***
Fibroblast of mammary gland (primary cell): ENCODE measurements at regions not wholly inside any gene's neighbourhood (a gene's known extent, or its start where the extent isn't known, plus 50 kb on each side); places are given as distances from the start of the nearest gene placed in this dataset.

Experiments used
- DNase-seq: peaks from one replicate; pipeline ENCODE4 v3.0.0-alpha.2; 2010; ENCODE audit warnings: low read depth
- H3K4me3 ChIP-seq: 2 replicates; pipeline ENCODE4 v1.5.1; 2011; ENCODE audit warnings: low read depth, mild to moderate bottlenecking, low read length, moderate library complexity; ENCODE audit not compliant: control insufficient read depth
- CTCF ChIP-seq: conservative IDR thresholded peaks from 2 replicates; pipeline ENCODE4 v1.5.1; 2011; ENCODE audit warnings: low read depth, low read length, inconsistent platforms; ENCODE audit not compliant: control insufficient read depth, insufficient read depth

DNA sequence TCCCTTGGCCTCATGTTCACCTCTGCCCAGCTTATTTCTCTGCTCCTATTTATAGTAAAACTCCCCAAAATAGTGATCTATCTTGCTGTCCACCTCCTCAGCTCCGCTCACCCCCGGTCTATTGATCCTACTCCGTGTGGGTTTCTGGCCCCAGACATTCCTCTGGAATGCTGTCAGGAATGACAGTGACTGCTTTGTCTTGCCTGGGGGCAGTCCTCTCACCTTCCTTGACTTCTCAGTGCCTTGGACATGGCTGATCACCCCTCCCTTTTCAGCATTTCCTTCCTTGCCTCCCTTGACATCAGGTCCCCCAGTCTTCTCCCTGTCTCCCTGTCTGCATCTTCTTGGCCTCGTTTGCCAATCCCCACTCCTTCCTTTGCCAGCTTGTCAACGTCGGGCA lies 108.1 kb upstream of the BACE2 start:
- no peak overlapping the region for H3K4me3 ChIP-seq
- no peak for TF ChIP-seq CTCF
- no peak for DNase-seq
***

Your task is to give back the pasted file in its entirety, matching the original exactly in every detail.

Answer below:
Fibroblast of mammary gland (primary cell): ENCODE measurements at regions not wholly inside any gene's neighbourhood (a gene's known extent, or its start where the extent isn't known, plus 50 kb on each side); places are given as distances from the start of the nearest gene placed in this dataset.

Experiments used
- DNase-seq: peaks from one replicate; pipeline ENCODE4 v3.0.0-alpha.2; 2010; ENCODE audit warnings: low read depth
- H3K4me3 ChIP-seq: 2 replicates; pipeline ENCODE4 v1.5.1; 2011; ENCODE audit warnings: low read depth, mild to moderate bottlenecking, low read length, moderate library complexity; ENCODE audit not compliant: control insufficient read depth
- CTCF ChIP-seq: conservative IDR thresholded peaks from 2 replicates; pipeline ENCODE4 v1.5.1; 2011; ENCODE audit warnings: low read depth, low read length, inconsistent platforms; ENCODE audit not compliant: control insufficient read depth, insufficient read depth

DNA sequence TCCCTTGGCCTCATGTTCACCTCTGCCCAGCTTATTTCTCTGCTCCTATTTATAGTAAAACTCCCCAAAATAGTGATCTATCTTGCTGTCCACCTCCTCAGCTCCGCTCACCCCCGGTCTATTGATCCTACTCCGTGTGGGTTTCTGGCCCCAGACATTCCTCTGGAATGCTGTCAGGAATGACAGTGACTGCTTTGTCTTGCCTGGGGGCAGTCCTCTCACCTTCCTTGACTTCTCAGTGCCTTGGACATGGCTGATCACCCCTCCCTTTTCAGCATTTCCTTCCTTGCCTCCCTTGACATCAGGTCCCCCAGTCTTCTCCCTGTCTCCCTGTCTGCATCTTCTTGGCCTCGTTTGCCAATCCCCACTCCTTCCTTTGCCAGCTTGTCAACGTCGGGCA lies 108.1 kb upstream of the BACE2 start:
- no peak overlapping the region for H3K4me3 ChIP-seq
- no peak for TF ChIP-seq CTCF
- no peak for DNase-seq